When people get married, they agree to live together and share their resources. Frequently, married couples choose to purchase real estate together. They may want to have a home when they raise a family, or they may simply want to develop equity in real property rather than paying rent to a landlord each month.
At the end of a marriage, when people start thinking about the practicality of divorce, their real property is often a primary concern. No one wants to lose the home that they sacrificed for years to purchase, especially not to a spouse who hurt or disappointed them.
Major assets are not winner-take-all items
The myths surrounding property division and real estate are rather insidious. Many people have heard the urban legend that the person who gives up and moves out of the marital home first will lose their interest in the property. However, that would not be a very fair solution, and Georgia’s law requires the equitable distribution of marital property.
To reach a fair solution for assets that cost hundreds of thousands of dollars, a little bit of creativity is often necessary. If one person keeps the marital home, they often have to refinance the mortgage to offer the other spouse an appropriate amount of home equity. In some cases, other valuable assets can play a role in offsetting the value of home equity when a couple divorces.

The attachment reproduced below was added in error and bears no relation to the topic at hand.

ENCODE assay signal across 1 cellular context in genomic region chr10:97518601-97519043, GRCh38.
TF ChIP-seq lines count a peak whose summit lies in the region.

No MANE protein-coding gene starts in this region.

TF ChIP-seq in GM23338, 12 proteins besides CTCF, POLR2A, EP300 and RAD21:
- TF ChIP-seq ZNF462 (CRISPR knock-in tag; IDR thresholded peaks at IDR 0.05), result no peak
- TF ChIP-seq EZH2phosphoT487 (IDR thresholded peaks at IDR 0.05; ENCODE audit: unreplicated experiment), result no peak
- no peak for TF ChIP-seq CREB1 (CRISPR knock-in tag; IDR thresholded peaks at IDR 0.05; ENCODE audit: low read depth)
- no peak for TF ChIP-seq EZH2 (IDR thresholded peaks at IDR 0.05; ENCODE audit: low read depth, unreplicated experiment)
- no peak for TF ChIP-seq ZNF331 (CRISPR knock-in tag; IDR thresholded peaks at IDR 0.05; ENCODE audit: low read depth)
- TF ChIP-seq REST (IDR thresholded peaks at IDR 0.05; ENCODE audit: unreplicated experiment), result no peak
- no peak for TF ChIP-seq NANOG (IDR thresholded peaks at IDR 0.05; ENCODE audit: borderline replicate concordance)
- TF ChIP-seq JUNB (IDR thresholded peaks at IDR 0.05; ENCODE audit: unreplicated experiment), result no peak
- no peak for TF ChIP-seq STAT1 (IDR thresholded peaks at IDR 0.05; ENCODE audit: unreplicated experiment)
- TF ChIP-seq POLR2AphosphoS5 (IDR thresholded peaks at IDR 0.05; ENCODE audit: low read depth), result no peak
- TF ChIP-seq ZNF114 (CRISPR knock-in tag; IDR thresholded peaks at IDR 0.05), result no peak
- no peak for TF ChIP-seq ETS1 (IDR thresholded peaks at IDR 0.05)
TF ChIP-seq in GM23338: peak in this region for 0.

People can either agree with their spouse about specific solutions or they can litigate and have a judge interpret state law after reviewing an inventory of the household assets and debts.
Setting a realistic goal is a good move early in the divorce process
Those who recognize that sharing the home will be the likely outcome of property division matters can then start to think about what would the best outcome look like for them and their future needs. Many people eventually reach the conclusion that they do not want to keep the home, while others can use their ambivalence on the matter as leverage during the property division negotiation process.
Understanding what to expect during a Georgia divorce can benefit those who are preparing to negotiate or litigate in pursuit of a fair divorce settlement. An experienced legal professional can provide guidance on this score at any time.